The Belleville a Cappella Choir

Southern Journey, Vol. 11: Honor the Lamb

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That a perceived expert such as Alan Lomax would call this group a "folk choir" while other equally established experts would wind up questioning the inclusion of the choir's material in a so-called folk catalog is yet more fodder for the hungry cattle ready to gnaw on such issues. Taken one by one, the volumes in Lomax's Southern Journey collection on Rounder present a remarkable series of contrasts, something that is thankfully natural to the folk music experience no matter how one chooses to draw the lines of definition. Shock might be a more accurate description than simply contrast when the listener arrives at Southern Journey, Vol. 11: Honor the Lamb after experiencing the previous two volumes in the series.Southern Journey, Vol. 9: Harp of 1,000 Strings and Southern Journey, Vol. 10: And Glory Shone Around are collections of shape note singing, a traditional approach to choral music that is so unique it has evoked comparisons to avant-garde music as well as civil disturbances. The 11th volume in this collection-collapsing series of Lomax productions is also devoted to religious choral singing, in this case the singing of the Belleville A Cappella Choir. This time the listener will be abruptly forced to change focus, reminded of nothing else but gospel music, albeit some of the most beautiful in existence.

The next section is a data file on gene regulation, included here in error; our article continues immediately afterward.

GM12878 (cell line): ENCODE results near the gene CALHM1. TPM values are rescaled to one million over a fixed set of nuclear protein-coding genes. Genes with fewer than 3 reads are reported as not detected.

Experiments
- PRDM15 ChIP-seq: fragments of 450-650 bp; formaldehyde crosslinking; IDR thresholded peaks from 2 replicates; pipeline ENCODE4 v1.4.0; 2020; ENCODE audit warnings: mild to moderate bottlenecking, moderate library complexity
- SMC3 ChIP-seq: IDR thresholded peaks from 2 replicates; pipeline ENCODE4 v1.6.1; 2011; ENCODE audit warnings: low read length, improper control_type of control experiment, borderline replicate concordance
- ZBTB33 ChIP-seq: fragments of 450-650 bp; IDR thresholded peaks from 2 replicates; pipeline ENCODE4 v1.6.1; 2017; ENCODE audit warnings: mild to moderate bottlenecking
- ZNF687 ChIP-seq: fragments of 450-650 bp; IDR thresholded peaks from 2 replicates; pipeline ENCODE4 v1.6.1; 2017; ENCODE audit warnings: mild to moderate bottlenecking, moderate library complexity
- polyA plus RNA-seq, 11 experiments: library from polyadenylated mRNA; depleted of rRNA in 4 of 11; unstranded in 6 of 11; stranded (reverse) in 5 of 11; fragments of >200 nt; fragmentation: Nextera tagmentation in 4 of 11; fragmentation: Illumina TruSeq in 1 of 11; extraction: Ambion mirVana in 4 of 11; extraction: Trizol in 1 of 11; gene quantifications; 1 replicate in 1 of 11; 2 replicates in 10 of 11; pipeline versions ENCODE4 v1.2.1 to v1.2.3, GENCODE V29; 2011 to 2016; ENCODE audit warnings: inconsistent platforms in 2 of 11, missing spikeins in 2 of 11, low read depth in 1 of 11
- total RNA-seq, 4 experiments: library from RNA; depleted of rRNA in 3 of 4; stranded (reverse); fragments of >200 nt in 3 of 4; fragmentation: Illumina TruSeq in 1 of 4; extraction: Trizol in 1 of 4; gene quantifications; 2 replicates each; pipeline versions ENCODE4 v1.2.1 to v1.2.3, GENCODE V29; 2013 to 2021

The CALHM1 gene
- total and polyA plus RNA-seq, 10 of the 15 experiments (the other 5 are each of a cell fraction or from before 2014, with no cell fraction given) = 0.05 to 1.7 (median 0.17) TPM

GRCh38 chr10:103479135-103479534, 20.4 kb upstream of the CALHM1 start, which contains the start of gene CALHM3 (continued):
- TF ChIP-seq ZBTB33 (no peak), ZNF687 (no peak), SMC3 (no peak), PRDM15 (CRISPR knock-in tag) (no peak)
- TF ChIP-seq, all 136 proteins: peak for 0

The philosophy of the church that this choir is associated with might be considered a bit unusual, but the sounds really represent mainstream gospel musical thought at its most expanded. Of course it could also be argued that the lack of a Baptist "born-again" Christian aesthetic works to the advantage of the performances, seeing as the Church of God and Saints of Christ believes African-Americans descend from the lost tribes of Israel, the congregation practicing a variety of aspects similar to Judaism. If, on the next page of the prayer book, the discussion is to center around purely musical distinctions, it is more important to mention that the choir masters its material totally by ear, at the same time not limiting itself to the simpler arrangements or harmonic structures that such approach might favor. Much like brilliant composer and bandleader Charles Mingus and his bandmembers, the Belleville A Cappella Choir creates performances of intense complexity, storing the game plan in their hearts and souls rather than on the printed page. "What a Time," one of many numbers in which the superb soloist Caleb Garris is featured, is a choice for one track to listen to in order to convince skeptics of the value of this particular volume. Such a person might only be holding out due to the sheer volume of material being released in this arrangement between Lomax and Rounder, thus also the tendency to brand certain stock as less "real folk" and thus less necessary. Choral music in particular may not be to everyone's choice, whether the performers sound like they wandered in from a tobacco field or as polished as an ensemble on the stage at Carnegie Hall. But for those who enjoy the range of possibilities always explicit in church singing, this program presents a particularly fine collection of hymns, another highlight of which is the divine "Keep Me as the Apple of Thine Eye."

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